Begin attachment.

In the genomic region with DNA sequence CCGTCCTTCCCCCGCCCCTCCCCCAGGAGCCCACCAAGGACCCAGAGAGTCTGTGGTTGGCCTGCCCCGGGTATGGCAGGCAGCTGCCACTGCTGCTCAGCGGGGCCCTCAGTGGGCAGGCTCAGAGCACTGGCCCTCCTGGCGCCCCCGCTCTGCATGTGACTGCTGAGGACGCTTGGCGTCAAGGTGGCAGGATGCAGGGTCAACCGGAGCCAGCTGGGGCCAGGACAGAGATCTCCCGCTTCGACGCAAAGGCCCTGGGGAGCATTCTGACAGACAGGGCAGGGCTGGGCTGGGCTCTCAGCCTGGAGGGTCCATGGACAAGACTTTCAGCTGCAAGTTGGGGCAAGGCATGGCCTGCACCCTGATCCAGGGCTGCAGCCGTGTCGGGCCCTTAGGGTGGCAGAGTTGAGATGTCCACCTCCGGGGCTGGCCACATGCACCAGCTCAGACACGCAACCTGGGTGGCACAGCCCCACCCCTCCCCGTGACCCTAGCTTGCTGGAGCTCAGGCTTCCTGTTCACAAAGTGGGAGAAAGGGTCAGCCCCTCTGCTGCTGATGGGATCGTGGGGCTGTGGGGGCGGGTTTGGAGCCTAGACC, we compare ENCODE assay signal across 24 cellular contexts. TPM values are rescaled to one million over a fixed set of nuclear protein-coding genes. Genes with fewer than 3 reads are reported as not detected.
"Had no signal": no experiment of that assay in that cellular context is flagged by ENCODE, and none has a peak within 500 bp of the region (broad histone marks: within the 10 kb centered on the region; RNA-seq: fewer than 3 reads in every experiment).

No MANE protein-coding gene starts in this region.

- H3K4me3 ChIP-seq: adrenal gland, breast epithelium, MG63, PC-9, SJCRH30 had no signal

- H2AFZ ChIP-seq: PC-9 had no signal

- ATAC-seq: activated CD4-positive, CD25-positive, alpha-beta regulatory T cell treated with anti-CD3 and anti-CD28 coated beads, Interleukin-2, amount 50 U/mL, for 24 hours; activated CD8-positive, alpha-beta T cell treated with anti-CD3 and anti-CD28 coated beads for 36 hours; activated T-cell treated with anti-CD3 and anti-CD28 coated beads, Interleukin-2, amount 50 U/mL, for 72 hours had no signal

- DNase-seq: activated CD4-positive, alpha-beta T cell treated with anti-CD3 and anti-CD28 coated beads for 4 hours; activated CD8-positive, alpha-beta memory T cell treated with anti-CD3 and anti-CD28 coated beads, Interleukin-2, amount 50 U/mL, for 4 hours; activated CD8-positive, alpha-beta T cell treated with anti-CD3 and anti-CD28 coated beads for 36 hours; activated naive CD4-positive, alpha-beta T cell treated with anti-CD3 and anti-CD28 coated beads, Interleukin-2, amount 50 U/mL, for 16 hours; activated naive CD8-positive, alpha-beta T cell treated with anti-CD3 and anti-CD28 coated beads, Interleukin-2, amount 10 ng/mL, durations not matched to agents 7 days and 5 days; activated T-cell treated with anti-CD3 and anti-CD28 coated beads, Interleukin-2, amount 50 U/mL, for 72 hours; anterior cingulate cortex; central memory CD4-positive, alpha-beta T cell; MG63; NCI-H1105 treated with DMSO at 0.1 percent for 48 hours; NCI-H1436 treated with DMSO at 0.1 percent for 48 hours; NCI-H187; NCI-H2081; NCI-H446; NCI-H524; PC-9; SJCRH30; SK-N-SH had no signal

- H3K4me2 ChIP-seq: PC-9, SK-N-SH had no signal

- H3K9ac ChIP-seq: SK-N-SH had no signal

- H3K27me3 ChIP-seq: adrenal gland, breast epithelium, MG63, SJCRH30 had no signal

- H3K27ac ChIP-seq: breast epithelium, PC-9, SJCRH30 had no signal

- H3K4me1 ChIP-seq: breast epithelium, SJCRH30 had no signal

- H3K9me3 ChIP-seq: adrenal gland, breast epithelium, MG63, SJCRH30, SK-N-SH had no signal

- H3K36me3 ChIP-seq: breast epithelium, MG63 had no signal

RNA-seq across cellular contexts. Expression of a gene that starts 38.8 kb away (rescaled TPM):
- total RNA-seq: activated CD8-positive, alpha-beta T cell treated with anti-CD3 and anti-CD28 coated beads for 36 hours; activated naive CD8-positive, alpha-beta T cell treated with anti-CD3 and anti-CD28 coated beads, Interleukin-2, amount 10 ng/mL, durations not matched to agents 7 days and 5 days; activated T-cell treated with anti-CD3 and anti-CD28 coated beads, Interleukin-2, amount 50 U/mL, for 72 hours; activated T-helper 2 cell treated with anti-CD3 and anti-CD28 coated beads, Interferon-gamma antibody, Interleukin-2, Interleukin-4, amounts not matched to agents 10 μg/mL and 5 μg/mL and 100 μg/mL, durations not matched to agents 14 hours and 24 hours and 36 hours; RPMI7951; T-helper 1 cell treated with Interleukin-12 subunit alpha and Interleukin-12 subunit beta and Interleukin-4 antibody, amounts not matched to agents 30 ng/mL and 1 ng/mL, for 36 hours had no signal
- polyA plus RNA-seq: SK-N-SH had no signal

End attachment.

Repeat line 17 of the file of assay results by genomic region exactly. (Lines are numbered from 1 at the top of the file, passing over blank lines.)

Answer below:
- polyA plus RNA-seq: SK-N-SH had no signal